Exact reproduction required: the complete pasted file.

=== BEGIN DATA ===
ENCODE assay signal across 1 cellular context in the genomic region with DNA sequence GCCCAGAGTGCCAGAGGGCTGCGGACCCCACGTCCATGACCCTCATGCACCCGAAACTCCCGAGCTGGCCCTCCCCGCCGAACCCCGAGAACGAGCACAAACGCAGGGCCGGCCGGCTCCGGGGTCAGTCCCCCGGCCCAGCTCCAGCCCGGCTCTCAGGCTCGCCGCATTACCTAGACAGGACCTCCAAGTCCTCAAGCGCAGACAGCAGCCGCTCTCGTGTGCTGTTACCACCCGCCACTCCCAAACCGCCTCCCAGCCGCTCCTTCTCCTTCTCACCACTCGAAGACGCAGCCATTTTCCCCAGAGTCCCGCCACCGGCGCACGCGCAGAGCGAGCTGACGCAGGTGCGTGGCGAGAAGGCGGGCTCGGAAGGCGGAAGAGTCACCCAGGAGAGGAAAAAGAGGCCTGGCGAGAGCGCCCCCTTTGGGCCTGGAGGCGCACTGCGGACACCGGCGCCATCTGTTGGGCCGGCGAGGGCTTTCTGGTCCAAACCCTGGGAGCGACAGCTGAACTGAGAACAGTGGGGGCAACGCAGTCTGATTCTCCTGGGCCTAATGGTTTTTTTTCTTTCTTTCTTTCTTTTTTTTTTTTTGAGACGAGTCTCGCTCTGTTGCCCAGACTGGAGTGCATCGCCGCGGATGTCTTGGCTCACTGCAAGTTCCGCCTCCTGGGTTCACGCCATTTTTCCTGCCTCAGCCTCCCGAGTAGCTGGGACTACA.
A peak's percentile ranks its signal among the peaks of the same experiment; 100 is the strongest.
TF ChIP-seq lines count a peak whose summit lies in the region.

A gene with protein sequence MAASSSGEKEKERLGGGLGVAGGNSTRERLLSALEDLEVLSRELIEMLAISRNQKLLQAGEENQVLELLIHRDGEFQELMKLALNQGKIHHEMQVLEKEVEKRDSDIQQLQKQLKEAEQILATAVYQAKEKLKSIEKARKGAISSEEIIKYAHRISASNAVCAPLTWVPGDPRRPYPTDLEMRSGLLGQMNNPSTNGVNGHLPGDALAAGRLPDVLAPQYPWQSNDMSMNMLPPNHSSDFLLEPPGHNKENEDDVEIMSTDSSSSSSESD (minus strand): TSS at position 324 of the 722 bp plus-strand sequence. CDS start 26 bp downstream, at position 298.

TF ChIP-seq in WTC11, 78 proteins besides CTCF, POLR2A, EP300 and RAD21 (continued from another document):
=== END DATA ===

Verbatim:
ENCODE assay signal across 1 cellular context in the genomic region with DNA sequence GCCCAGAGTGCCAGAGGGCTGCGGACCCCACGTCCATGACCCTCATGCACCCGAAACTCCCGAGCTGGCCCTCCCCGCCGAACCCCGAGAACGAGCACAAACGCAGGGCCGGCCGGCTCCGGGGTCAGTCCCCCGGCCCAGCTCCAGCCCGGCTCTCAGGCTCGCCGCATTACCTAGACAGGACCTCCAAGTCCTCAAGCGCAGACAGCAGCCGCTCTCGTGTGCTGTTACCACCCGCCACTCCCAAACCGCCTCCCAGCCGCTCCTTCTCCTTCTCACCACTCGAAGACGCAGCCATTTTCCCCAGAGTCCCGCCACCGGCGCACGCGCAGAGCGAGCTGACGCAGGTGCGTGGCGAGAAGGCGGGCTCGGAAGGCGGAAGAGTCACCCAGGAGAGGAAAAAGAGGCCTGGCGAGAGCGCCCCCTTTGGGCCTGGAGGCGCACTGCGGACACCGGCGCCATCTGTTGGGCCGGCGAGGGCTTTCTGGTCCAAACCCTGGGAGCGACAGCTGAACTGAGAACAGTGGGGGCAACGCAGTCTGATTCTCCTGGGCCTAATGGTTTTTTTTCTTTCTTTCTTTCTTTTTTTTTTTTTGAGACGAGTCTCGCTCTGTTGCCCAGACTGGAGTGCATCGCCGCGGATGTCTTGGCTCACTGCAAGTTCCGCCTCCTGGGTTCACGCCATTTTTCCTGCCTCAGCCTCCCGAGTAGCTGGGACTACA.
A peak's percentile ranks its signal among the peaks of the same experiment; 100 is the strongest.
TF ChIP-seq lines count a peak whose summit lies in the region.

A gene with protein sequence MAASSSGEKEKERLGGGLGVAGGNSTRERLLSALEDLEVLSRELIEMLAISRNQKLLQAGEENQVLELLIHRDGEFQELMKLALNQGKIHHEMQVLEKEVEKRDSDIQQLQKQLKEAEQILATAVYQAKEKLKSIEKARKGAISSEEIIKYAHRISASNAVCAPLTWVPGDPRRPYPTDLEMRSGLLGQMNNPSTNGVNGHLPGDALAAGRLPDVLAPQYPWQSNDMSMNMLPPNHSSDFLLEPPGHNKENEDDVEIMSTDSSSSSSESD (minus strand): TSS at position 324 of the 722 bp plus-strand sequence. CDS start 26 bp downstream, at position 298.

TF ChIP-seq in WTC11, 78 proteins besides CTCF, POLR2A, EP300 and RAD21 (continued from another document):